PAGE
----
NL West rivals San Francisco and Los Angeles have had two very different winters after coming off of two very different seasons.
While Los Angeles collapsed after adding big-name superstar after big-superstar before the trade deadline in 2012, San Francisco soared to the top of the NL West, carried by the addition of a veteran infielder.
Marco Scutaro? Exactly the spark plug the Giants were looking for.
The new Dodgers' ownership has demonstrated a want to continue their philosophy of big-spending this winter, inking pitcher Zack Greinke to a six-year, $147 million contract. That's right, $147 million for their No. 2 pitcher. All signs indicate staff ace Clayton Kershaw will remain (rightfully) the Dodgers' No. 1 guy on the mound.
Add to that the contracts for shortstop Hanley Ramirez (six years, $70 million), outfielder Carl Crawford (seven years, $142 million), first baseman Adrian Gonzalez (seven years, $154 million) and pitcher Josh Beckett (four years, $68 million).
Add to that lucrative contracts with Los Angeles mainstays Clayton Kershaw and outfielders Andre Either and Matt Kemp.
I can list numbers all day. The Dodgers are basically attempting to buy a World Series ring. (See: New York Yankees).
San Francisco operates differently. While the Dodgers appeared to have made the blockbuster deal of 2012 (Adrian Gonzalez, Carl Crawford and Josh Beckett from the Red Sox), the real "blockbuster" came out of the City by the Bay. Second baseman Marco Scutaro went on an absolute tear to help lead the Giants to an NL West title, NL Pennant and eventual World Series Championship.
Scutaro's new contract? Three years, $20 million. As a point of comparison, Carl Crawford will make roughly $20 million per year through 2017.
The only Dodgers' equivalent contract the Giants' currently have on the books belongs to pitcher Barry Zito, who is in the final year of a $126 million deal. GM Brian Sabean tried the classic New York Yankees philosophy of throwing money on big names once. It didn't work.
Sabean's style is one of finesse, not flash. The Giants have quietly had a successful winter thus far, re-signing key free agents Marco Scutaro and OF Angel Pagan (four years, $40 million). Outfielder Hunter Pence is returning to San Francisco, and the only player currently in question is relief pitcher Brian Wilson.
By re-signing Pagan, the Giants passed on opportunities to sign bigger name stars such as B.J. Upton. While the Giants could use another outfielder, don't expect them to break the bank by signing Josh Hamilton or even Nick Swisher. While the they have expressed interest, FOX Sports' Ken Rosenthal reports:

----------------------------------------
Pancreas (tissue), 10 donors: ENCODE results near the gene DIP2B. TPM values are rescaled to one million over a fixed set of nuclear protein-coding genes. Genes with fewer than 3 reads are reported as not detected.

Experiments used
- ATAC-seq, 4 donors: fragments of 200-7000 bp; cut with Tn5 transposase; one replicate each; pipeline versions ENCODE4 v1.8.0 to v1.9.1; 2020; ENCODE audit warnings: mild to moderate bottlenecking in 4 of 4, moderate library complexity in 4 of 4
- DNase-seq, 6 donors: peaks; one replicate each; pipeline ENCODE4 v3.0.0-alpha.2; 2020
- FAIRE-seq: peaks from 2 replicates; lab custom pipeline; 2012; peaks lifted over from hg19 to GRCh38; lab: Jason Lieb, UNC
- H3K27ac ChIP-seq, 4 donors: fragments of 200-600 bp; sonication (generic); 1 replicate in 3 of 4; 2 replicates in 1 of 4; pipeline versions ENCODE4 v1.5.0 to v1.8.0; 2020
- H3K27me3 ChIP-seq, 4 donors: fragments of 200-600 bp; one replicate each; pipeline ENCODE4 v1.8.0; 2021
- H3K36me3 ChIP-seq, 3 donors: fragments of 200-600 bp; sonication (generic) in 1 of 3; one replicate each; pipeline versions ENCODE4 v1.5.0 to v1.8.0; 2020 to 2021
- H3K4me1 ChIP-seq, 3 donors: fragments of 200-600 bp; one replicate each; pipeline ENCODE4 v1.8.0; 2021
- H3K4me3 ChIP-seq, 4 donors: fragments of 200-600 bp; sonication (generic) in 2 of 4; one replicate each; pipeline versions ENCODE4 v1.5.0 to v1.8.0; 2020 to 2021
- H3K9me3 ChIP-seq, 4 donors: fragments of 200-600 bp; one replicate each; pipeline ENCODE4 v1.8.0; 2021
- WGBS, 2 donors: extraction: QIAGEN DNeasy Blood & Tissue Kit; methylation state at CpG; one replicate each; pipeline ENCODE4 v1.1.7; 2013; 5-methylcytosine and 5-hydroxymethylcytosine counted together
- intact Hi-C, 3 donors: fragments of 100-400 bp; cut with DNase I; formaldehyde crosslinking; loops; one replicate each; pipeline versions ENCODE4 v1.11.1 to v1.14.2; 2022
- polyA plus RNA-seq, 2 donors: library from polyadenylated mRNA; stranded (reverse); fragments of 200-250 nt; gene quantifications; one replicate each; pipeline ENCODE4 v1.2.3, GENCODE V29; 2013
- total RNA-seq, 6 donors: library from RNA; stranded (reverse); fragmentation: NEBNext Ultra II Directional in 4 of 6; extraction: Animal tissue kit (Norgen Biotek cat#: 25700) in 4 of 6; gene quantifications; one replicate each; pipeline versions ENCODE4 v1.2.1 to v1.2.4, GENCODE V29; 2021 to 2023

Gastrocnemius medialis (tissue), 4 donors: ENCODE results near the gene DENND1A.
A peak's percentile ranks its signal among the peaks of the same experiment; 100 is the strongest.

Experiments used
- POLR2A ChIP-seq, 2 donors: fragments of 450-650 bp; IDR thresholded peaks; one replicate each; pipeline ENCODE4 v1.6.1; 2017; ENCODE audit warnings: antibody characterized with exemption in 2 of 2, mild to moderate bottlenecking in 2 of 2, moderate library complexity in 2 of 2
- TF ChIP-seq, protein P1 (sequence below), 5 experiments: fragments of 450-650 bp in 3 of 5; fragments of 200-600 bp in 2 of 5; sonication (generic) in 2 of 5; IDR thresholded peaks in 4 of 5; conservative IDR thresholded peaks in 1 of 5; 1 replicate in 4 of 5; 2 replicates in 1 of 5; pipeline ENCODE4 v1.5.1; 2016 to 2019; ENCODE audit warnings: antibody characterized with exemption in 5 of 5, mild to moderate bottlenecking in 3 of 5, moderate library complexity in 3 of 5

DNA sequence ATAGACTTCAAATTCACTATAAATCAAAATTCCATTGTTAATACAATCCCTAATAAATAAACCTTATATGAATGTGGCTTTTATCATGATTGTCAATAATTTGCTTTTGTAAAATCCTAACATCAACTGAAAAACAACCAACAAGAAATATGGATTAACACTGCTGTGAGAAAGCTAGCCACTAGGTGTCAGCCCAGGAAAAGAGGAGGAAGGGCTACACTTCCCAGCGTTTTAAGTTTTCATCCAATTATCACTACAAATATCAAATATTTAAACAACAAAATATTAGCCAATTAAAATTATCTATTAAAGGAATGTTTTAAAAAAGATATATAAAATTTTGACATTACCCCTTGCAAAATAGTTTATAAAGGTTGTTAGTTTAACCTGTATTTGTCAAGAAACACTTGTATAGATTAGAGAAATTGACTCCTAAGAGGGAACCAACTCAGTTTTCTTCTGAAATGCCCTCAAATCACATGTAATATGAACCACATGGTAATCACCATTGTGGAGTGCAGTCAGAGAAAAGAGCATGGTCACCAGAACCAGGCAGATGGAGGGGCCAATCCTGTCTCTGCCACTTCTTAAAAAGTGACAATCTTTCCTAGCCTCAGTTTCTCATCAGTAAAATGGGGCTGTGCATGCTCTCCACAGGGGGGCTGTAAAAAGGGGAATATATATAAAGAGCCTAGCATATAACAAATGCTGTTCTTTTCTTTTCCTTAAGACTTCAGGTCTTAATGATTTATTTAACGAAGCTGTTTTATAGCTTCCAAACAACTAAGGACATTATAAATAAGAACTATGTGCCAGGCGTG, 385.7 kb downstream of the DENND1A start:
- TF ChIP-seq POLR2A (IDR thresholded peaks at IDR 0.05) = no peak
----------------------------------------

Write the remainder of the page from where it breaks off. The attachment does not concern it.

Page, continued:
"The Giants could pursue Swisher if they decide to spend on the left fielder after committing combined a $78 million to retain pitcher Jeremy Affeldt, outfielder Angel Pagan and second baseman Marco Scutaro...However, the Giants more likely to go with Gregor Blanco and a platoon partner in left."
Who win the NL West in 2013?
Last season, the San Francisco philosophy brought the team a world championship. Roughly the entire team remains in 2013.
Meanwhile, Los Angeles fell apart in the second half of the 2012 season. The team never gelled or found their rhythm, despite strong performances from Adrian Gonzalez and Hanley Ramirez. The Dodgers watched as the Giants celebrated their second championship in three years—a bitter pill to swallow.
The Dodgers are a clubhouse of individuals. The Giants are a team.
On paper, the Dodgers are sure to be the favorite to win the NL West in 2013. But this situation is eerily similar to the 2010 National League Championship Series between the Giants and Philadelphia Phillies. With the right chemistry and just a little bit of magic, the Giants were able to defeat the heavily favored Phillies, who at the time boasted superstars Shane Victorino, Jimmy Rollins, Ryan Howard, Chase Utley, Cole Hamels, Roy Halladay...the list goes on.
The Andrew Baggarly-named "Band of Misfits" came out victorious against their Goliath-esque opponent. In 2013, the Giants have gotten considerably better without sacrificing the qualities that made them great in 2010.
Still, the Yankees philosophy rendered the team 27 World Series titles. The Dodgers have effectively adopted the same philosophy, and next season will tell whether their payments end up actually paying off.
My prediction? The Dodgers are in for some serious buyer's remorse in 2013.